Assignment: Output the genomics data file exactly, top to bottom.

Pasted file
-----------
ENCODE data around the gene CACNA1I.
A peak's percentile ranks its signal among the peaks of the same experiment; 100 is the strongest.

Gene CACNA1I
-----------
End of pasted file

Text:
ENCODE data around the gene CACNA1I.
A peak's percentile ranks its signal among the peaks of the same experiment; 100 is the strongest.

Gene CACNA1I